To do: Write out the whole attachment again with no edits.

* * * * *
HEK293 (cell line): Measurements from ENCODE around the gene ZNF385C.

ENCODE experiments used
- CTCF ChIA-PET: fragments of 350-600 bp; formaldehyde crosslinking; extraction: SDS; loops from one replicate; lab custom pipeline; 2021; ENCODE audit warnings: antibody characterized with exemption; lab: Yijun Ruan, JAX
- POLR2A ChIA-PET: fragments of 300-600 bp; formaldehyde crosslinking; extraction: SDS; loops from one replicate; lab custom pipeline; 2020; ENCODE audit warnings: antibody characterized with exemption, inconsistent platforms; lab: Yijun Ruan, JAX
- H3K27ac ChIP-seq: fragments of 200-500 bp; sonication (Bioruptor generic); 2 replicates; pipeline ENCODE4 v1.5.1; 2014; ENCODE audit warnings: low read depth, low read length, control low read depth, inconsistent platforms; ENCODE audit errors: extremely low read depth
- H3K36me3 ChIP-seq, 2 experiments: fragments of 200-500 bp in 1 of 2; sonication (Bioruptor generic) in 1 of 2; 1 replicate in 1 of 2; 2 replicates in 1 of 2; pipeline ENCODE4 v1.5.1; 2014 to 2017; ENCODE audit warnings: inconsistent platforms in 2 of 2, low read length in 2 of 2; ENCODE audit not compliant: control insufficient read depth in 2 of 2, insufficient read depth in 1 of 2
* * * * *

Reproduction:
HEK293 (cell line): Measurements from ENCODE around the gene ZNF385C.

ENCODE experiments used
- CTCF ChIA-PET: fragments of 350-600 bp; formaldehyde crosslinking; extraction: SDS; loops from one replicate; lab custom pipeline; 2021; ENCODE audit warnings: antibody characterized with exemption; lab: Yijun Ruan, JAX
- POLR2A ChIA-PET: fragments of 300-600 bp; formaldehyde crosslinking; extraction: SDS; loops from one replicate; lab custom pipeline; 2020; ENCODE audit warnings: antibody characterized with exemption, inconsistent platforms; lab: Yijun Ruan, JAX
- H3K27ac ChIP-seq: fragments of 200-500 bp; sonication (Bioruptor generic); 2 replicates; pipeline ENCODE4 v1.5.1; 2014; ENCODE audit warnings: low read depth, low read length, control low read depth, inconsistent platforms; ENCODE audit errors: extremely low read depth
- H3K36me3 ChIP-seq, 2 experiments: fragments of 200-500 bp in 1 of 2; sonication (Bioruptor generic) in 1 of 2; 1 replicate in 1 of 2; 2 replicates in 1 of 2; pipeline ENCODE4 v1.5.1; 2014 to 2017; ENCODE audit warnings: inconsistent platforms in 2 of 2, low read length in 2 of 2; ENCODE audit not compliant: control insufficient read depth in 2 of 2, insufficient read depth in 1 of 2